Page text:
Creedmoor Centre Endocrinology | 8340 Bandford Way Suite 001, Raleigh, NC 27615 | office:919.845.3332 | fax 888.714.0059 | Mon-Fri: 8a- 4:30p
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COVID - Vaccine News
Many of you have reached out to us regarding the FDA approved COVID-19 vaccine and our recommendations. The COVID-19 vaccines made by are brand new and have been authorized for emergency use by the FDA. The CDC is recommending the COVID-19 vaccination for all persons, except those with severe allergies to previous vaccinations. There is no current vaccine approved for persons under the age of 16.
At this time, our practice does not have access to the vaccine. Find your local health department at YourSpotYourShot.nc.gov (https://covid19.ncdhhs.gov/vaccines) where you will find contact information for local health departments and hospitals giving vaccinations in your area.
We are pleased to be able to provide telehealth visits for our patients.
Beginning Wednesday, March 25 we will begin offering telehealth visits for our established patients. Our interactive platform will provide you the ability to have a video appointment with one of our providers in your home using your smartphone, tablet or camera-enabled computer/PC. Video chat is a safe and easy way to talk with your provider.
If you are scheduled for a telehealth appointment, you will receive a text or email to join your appointment. Click the link to be taken to the Secure Video Chat environment. You will have 10 minutes to click the link.
The first time you use Video Chat, your device may ask for permission to use your camera and microphone. Please allow access.
You will be taken directly into a video chat session with your provider.
Video Chat runs through your internet browser. For best results use Safari on iOS and Chrome on Android as your default browser.
The microphone and camera buttons will pause the audio and video you are sending. The red "phone" button will disconnect the chat.
Clickhere for more information on how to use Video Chat.
Click here for answers to Frequently Asked Questions.
Basic protective measures against Coronavirus (COVID-19)
Reported illnesses have ranged from mild to severe illness and death for confirmed coronavirus disease cases. The CDC has a Coronavirus Symptom Self Checker, which can be found here.
Stay aware of the latest information on the COVID-19 outbreak, available on the World Health Organization or Centers for Disease Control and Prevention websites and through your national and local public health authority. Most people who become infected experience mild illness and recover, but it can be more severe for others.
Wash your hands frequently - Regularly and thoroughly clean your hands with an alcohol-based hand rub or wash them with soap and water.
Maintain Social Distancing - Maintain at least three feet distance between yourself and anyone who is coughing or sneezing.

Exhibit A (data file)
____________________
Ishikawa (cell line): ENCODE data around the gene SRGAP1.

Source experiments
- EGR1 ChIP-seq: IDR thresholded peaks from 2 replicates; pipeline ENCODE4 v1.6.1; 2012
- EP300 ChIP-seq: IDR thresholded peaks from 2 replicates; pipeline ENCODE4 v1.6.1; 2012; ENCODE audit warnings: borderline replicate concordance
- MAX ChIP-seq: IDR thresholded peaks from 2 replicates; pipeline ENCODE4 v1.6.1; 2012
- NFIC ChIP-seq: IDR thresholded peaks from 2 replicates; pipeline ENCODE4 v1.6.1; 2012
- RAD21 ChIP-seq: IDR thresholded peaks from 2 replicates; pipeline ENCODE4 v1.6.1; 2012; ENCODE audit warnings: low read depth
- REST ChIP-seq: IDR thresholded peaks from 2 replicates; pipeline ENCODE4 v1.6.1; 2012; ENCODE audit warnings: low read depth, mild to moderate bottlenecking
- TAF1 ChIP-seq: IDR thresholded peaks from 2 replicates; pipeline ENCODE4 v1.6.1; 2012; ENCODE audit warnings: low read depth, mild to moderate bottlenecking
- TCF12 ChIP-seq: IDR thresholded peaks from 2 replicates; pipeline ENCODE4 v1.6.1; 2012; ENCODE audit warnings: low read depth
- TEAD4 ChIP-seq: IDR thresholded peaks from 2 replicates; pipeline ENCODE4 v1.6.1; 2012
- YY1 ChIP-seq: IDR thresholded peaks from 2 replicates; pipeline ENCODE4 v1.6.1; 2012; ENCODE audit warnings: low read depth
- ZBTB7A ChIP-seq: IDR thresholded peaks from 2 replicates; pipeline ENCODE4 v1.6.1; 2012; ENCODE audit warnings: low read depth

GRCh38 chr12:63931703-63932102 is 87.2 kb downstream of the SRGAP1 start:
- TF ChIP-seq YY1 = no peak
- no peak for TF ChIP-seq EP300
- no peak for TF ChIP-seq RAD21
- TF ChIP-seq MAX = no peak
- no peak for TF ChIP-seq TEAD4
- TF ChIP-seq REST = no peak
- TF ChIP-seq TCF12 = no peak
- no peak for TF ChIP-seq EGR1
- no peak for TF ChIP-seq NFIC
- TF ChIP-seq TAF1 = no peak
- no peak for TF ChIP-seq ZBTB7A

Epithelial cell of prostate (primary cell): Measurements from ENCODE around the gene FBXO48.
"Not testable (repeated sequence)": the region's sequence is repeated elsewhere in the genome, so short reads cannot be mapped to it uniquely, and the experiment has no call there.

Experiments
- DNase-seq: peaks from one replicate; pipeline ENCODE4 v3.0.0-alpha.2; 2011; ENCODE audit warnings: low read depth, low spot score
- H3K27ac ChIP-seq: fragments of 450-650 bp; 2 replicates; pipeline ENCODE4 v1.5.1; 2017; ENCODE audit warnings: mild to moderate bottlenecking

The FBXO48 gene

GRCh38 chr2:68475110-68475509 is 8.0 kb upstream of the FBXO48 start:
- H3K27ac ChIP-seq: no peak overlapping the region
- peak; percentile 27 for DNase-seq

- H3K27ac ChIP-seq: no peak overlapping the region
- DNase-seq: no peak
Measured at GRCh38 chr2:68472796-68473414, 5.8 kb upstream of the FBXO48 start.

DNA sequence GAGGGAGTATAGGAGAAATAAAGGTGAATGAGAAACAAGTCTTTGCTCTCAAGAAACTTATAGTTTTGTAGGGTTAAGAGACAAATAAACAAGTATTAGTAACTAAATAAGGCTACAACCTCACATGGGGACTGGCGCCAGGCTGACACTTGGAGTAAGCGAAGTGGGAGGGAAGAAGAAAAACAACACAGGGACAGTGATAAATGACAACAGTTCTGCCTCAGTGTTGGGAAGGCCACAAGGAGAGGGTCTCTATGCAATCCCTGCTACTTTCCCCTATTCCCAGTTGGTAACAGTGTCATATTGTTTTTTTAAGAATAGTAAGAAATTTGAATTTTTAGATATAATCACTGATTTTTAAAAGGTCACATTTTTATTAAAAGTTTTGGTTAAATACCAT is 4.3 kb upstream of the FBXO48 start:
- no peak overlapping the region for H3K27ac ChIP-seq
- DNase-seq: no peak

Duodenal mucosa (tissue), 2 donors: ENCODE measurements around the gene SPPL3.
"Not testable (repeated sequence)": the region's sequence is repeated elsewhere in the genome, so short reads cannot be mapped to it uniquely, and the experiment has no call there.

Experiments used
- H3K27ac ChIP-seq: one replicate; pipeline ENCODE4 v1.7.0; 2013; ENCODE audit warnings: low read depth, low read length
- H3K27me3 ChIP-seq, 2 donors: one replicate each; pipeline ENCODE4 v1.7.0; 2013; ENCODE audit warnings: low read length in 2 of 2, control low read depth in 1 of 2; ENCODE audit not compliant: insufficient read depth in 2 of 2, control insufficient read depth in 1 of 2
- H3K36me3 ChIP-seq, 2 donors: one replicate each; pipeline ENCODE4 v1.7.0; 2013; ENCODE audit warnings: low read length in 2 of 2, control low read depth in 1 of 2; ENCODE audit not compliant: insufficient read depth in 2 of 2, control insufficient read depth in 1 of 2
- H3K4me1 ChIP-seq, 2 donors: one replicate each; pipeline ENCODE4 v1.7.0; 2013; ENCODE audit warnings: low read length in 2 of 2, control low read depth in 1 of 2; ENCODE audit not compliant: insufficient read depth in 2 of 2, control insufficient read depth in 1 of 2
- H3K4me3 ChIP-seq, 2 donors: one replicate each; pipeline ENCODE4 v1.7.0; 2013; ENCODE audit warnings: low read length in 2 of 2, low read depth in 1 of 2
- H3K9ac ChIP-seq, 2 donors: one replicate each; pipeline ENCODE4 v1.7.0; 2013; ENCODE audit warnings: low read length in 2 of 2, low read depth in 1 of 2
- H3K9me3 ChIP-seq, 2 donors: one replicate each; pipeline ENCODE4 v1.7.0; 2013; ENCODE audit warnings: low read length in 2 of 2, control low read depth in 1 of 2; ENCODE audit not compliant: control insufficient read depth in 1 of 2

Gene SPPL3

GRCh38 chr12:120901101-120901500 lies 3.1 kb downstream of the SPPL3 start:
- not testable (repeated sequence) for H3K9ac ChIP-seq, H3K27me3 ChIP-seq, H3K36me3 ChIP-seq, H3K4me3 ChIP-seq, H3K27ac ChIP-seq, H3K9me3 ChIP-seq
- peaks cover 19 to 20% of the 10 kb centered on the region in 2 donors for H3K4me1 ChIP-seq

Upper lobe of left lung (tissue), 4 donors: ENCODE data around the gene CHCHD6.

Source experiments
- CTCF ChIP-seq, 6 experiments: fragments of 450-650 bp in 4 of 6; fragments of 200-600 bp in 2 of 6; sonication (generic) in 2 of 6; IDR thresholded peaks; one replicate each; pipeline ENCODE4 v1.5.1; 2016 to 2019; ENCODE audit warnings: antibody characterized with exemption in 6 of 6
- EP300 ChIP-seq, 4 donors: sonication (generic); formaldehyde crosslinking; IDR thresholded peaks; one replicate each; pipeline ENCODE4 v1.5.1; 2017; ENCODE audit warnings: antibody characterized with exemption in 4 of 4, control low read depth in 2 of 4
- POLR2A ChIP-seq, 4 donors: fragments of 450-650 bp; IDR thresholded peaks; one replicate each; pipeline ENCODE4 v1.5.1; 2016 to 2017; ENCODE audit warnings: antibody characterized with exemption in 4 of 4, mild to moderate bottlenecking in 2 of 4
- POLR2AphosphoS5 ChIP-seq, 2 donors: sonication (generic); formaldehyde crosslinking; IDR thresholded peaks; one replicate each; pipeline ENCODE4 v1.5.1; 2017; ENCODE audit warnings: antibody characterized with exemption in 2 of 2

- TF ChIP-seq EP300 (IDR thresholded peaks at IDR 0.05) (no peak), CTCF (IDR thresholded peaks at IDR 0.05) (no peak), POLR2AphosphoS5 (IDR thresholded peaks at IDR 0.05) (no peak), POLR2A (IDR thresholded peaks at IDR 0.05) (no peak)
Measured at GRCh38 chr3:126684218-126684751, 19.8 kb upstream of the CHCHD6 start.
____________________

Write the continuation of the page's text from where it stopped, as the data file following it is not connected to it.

Avoid touching eyes, nose and mouth - Hands touch many surfaces and can pick up viruses. Once contaminated, hands can transfer the virus to your eyes, nose or mouth. From there the virus can enter your body and may make you sick.
Practice respiratory hygiene - Make sure you and the people around you follow good respiratory hygiene. This means covering your mouth and nose with your bent elbow or tissue when you cough or sneeze. Then dispose of the used tissue immediately. Droplets spread virus. By following good respiratory hygiene you protect the people around you from viruses, such as cold, flu and COVID-19.
If you have a fever, cough and difficulty breathing, seek medical care early - Stay home if you feel unwell. If you have a fever, cough and difficulty breathing, seek medical attention and call in advance. Follow the directions of your local health authority.
Protection measures for persons who are in or have recently visited (past 14 days) areas where COVID-19 is spreading -
Coronavirus (COVID-19) Treatment
Treatment for mild cases is to stay home and treat symptoms. About 80% of patients with COVID have mild to moderate disease and can be managed at home.
The importance of knowing if you test positive with COVID-19 is to stay home and to slow the spread as the elderly and those with compromised immune systems are the most at risk.
What does Quarantine Mean?
To learn about Caring for Yourself at Home Click Here
Stay at home until instructed to leave: Patients with confirmed COVID-19 should remain under home isolation precautions until the risk of secondary transmission to others is thought to be low.
Talk to your healthcare provider: The decision to discontinue home isolation precautions should be made on a case-by-case basis, in consultation with healthcare providers and state and local health departments.
Be well, don’t panic, and stay strong – your health has always been a number one priority throughout the lifetime of your disease, and so long as you manage, we are confident in positive outcomes for your health and wellbeing.